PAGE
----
PARIS, Feb 12 (Reuters) - Major aircraft lessor Avolon and its peers stand to benefit from the coronavirus outbreak as airlines shore up cash by refinancing their planes, the Dublin-based firm said on Wednesday.
A sale-and-leaseback trend among airlines “will unquestionably be accentuated now with the coronavirus”, Chief Executive Domhnal Slattery told Reuters after Avolon posted $718 million in net income for 2019.
“The phone hasn’t stopped ringing,” Slattery said.
Privately-held Avolon, the world’s third-biggest lessor of commercial jets, is 70%-owned by a subsidiary of Chinese conglomerate Hainan Group.
Plane refinancing tends to pick up when airlines are buffeted by global crises such as the 1990-1 Gulf War, the Sept. 11 terror attacks a decade later or 2003 SARS virus epidemic.
“If we look at the past as a guide it typically has allowed us to outperform,” Slattery said, adding that sale-and-leaseback interest had already risen on trade tensions and economic uncertainty, and would get a further boost from the virus.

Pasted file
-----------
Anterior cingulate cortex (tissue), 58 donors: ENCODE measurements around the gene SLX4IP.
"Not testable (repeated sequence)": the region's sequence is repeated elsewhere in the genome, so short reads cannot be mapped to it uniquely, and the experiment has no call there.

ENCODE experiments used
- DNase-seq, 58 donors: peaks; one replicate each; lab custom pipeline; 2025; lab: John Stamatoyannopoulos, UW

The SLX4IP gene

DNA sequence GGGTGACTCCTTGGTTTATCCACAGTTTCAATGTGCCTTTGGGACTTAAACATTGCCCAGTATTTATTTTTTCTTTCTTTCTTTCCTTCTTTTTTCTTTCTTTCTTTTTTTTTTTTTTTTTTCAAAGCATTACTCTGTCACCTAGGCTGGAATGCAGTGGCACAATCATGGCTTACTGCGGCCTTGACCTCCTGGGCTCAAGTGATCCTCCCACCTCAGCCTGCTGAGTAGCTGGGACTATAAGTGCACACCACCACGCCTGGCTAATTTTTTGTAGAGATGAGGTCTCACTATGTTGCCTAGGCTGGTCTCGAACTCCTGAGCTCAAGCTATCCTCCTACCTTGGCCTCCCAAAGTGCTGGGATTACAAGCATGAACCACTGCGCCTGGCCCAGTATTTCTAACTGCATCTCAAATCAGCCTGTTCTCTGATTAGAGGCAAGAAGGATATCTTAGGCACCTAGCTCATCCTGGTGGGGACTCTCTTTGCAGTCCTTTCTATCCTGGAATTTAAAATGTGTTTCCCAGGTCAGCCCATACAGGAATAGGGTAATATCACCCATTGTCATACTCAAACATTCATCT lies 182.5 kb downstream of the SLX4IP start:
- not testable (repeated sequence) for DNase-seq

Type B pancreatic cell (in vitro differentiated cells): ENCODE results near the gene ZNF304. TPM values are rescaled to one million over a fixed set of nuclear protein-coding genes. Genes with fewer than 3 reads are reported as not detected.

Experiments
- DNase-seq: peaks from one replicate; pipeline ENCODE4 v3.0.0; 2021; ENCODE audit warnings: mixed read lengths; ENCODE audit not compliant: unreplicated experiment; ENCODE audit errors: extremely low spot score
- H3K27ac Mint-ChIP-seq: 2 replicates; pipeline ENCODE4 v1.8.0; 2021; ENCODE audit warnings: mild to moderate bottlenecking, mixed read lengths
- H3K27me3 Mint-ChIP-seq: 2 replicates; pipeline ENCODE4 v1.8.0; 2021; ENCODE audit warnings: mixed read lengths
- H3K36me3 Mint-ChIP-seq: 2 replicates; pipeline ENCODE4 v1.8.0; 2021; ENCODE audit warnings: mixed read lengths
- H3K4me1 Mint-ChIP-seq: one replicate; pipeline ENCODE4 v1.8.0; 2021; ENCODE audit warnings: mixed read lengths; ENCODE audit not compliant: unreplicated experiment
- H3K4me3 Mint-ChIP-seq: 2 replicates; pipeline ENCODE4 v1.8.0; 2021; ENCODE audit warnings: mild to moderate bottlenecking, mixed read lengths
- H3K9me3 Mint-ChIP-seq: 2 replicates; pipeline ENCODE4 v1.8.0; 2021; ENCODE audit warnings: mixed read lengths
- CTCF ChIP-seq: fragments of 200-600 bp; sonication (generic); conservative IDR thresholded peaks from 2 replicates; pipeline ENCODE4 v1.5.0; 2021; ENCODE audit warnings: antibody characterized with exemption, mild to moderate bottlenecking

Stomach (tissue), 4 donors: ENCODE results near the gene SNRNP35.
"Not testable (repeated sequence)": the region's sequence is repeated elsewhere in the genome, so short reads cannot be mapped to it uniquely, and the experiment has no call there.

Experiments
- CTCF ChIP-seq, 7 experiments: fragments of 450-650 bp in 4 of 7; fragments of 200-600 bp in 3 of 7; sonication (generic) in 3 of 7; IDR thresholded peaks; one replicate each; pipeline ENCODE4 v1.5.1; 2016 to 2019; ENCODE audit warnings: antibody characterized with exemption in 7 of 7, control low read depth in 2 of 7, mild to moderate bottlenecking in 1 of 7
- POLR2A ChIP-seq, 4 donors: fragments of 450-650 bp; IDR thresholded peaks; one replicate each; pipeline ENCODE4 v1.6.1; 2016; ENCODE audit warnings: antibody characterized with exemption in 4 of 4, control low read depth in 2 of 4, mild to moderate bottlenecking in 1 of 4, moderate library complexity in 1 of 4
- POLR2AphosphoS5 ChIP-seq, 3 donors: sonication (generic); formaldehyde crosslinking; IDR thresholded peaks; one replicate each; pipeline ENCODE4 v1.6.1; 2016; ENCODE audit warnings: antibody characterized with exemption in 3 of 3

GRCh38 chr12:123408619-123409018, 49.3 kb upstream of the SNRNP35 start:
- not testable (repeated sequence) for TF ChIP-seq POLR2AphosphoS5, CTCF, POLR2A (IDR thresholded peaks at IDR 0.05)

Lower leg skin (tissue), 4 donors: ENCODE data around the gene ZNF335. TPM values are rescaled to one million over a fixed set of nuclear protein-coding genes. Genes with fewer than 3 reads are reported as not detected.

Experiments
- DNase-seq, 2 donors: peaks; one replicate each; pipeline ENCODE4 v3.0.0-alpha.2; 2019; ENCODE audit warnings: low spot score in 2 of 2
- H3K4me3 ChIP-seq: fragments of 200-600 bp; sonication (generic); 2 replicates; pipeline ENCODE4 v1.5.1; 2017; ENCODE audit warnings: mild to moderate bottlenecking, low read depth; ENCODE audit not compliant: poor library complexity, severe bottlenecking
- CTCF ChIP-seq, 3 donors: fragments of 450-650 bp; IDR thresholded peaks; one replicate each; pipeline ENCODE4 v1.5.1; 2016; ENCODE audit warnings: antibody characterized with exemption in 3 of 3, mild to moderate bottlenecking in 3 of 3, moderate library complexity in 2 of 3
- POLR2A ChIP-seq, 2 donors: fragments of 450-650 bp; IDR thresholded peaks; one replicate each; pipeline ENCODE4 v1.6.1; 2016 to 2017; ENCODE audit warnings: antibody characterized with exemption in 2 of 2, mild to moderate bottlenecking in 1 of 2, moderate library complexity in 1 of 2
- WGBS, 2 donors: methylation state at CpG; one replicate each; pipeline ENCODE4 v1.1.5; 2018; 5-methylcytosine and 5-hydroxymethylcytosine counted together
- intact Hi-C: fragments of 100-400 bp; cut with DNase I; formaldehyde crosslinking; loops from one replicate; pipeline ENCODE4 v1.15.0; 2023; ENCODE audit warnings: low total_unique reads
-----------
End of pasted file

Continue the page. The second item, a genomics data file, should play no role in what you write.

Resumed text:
“We never set out to exploit or anything like that in a scenario like this, but obviously the risk profile is changed as a consequence of (the virus) so they tend to be strong transactions from our perspective.”
Slattery acknowledged a refinancing surge would also benefit rivals - which include listed firms Aercap and Air Lease Corp - but said Avolon’s cash resources and 2.2 debt-to-equity ratio made it particularly well placed.
“With $6 billion of cash available to us now, I think we’re in the strongest position of any of our lessor competitors to be proactive and supportive,” he said. (Reporting by Laurence Frost; additional reporting by Conor Humphries in Dublin; editing by Mark Potter)